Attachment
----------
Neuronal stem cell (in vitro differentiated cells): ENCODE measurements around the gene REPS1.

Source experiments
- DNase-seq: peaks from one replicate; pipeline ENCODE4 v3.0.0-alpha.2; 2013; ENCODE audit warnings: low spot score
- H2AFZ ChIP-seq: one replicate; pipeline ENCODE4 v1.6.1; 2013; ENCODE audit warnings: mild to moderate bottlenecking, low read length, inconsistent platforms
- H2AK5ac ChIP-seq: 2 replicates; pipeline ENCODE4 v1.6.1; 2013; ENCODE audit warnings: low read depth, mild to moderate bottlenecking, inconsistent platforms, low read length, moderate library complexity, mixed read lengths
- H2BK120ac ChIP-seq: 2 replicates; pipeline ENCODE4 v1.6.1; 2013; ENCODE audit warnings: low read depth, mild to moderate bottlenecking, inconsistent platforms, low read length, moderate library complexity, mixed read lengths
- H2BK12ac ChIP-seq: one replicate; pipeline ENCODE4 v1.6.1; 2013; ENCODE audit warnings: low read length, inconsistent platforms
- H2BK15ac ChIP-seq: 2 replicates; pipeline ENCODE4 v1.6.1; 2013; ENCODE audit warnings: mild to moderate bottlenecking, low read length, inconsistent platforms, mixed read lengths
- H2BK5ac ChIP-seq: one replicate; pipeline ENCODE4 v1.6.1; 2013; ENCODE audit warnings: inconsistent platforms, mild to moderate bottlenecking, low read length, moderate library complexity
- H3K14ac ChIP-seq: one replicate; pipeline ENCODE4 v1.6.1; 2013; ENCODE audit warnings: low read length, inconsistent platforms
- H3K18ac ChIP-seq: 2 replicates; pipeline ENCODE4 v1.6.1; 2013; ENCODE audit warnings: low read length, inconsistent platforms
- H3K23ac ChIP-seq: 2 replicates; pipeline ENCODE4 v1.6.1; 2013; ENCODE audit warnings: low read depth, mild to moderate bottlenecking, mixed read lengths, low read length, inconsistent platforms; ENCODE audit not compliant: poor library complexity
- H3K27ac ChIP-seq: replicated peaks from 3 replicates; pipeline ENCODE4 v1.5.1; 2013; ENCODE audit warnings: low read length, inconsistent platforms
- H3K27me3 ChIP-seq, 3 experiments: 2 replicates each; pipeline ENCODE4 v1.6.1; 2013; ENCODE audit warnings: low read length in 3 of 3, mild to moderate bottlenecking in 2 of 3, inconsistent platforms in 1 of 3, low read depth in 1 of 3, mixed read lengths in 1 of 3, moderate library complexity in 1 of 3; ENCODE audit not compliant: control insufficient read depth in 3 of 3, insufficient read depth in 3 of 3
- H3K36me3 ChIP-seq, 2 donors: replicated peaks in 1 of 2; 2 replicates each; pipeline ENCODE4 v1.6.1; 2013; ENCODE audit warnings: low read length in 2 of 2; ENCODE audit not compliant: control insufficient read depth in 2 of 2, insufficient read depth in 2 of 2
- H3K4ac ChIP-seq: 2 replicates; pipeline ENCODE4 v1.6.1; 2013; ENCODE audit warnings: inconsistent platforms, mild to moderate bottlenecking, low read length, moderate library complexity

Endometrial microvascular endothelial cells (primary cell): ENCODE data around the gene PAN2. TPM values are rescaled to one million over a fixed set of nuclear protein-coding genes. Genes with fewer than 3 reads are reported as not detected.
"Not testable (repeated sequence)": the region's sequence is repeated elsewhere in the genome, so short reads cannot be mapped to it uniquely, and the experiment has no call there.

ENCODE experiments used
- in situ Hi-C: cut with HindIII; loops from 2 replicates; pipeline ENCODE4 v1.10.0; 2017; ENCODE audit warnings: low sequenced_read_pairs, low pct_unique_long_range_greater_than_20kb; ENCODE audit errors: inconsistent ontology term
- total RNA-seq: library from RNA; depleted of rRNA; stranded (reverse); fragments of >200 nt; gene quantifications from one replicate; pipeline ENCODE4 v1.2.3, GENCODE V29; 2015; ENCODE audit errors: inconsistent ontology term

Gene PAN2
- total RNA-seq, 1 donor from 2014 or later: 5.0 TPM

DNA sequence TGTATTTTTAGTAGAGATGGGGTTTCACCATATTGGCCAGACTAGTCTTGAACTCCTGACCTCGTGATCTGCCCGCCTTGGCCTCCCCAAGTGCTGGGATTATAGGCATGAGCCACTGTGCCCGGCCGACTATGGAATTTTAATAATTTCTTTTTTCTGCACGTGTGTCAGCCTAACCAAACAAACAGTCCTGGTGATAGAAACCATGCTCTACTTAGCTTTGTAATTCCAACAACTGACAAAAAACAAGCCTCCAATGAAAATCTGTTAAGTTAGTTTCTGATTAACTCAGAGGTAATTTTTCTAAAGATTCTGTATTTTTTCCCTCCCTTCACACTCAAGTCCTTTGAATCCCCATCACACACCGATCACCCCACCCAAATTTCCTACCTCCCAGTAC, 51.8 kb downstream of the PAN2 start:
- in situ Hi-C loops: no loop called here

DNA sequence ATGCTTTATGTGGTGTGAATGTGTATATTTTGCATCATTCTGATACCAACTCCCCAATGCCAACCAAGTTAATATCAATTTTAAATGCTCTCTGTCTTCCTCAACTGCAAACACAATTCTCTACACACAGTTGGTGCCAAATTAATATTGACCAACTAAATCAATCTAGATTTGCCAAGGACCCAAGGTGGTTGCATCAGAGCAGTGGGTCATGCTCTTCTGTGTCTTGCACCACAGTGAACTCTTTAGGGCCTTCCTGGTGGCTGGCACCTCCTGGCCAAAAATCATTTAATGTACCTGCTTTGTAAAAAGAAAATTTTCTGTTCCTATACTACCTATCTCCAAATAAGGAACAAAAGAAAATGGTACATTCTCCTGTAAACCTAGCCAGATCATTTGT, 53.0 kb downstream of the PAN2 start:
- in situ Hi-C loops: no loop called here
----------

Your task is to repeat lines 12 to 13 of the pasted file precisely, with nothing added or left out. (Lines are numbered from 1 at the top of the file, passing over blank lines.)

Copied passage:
- H3K23ac ChIP-seq: 2 replicates; pipeline ENCODE4 v1.6.1; 2013; ENCODE audit warnings: low read depth, mild to moderate bottlenecking, mixed read lengths, low read length, inconsistent platforms; ENCODE audit not compliant: poor library complexity
- H3K27ac ChIP-seq: replicated peaks from 3 replicates; pipeline ENCODE4 v1.5.1; 2013; ENCODE audit warnings: low read length, inconsistent platforms